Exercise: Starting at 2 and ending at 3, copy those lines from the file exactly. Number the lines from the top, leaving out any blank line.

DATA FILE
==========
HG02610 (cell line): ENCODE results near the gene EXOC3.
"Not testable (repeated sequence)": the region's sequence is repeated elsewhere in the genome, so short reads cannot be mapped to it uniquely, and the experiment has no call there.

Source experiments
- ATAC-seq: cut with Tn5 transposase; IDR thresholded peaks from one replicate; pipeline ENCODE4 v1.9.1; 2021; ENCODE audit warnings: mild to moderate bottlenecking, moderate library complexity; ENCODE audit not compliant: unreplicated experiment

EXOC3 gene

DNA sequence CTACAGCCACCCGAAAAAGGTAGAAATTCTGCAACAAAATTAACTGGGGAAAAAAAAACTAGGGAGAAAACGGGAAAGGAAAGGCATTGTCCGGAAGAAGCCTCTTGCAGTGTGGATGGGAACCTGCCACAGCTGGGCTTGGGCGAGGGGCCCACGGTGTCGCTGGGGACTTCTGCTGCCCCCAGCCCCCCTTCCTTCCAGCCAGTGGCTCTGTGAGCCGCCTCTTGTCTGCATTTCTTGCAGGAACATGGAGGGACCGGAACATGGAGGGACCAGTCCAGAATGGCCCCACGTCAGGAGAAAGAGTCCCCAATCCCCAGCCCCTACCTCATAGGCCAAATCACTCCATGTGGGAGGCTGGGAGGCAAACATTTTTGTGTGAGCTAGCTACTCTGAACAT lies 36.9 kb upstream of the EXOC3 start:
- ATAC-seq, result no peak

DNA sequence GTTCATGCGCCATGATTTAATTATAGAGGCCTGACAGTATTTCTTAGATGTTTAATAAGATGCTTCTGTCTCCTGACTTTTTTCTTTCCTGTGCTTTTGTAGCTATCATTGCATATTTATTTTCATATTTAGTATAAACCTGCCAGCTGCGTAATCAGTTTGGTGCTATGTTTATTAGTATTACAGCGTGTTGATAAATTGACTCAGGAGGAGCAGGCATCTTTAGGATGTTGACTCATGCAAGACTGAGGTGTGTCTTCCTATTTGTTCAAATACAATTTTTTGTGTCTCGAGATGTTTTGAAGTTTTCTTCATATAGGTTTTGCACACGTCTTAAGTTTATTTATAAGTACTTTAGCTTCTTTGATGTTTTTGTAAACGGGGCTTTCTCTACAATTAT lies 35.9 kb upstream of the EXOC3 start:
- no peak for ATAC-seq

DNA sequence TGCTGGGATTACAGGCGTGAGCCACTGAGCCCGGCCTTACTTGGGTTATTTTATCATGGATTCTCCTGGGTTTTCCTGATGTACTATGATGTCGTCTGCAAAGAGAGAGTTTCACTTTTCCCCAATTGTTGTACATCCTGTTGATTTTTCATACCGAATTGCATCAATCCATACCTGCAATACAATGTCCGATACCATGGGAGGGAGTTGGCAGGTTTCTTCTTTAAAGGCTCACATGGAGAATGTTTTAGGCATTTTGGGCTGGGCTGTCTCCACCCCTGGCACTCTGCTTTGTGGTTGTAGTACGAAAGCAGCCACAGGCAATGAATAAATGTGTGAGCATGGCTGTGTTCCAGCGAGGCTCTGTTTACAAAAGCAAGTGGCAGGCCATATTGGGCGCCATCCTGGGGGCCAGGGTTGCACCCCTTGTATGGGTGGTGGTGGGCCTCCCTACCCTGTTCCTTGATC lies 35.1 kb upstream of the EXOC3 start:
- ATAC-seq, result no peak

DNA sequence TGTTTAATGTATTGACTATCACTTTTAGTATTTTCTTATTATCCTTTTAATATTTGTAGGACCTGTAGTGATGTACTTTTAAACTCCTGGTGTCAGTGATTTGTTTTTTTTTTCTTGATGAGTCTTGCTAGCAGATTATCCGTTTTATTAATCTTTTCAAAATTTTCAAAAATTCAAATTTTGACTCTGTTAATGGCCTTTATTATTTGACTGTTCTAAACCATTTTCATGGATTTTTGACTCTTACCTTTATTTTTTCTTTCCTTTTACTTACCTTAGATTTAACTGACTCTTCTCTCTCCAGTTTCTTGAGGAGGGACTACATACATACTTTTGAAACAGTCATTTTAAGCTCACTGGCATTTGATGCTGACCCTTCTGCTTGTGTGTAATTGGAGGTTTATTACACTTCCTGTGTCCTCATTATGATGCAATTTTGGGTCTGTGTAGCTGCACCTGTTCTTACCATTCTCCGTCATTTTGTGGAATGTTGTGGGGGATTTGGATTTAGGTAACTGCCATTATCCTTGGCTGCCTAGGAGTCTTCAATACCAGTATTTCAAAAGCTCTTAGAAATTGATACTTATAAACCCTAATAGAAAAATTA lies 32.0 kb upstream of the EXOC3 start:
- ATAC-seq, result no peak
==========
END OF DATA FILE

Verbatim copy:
"Not testable (repeated sequence)": the region's sequence is repeated elsewhere in the genome, so short reads cannot be mapped to it uniquely, and the experiment has no call there.

Source experiments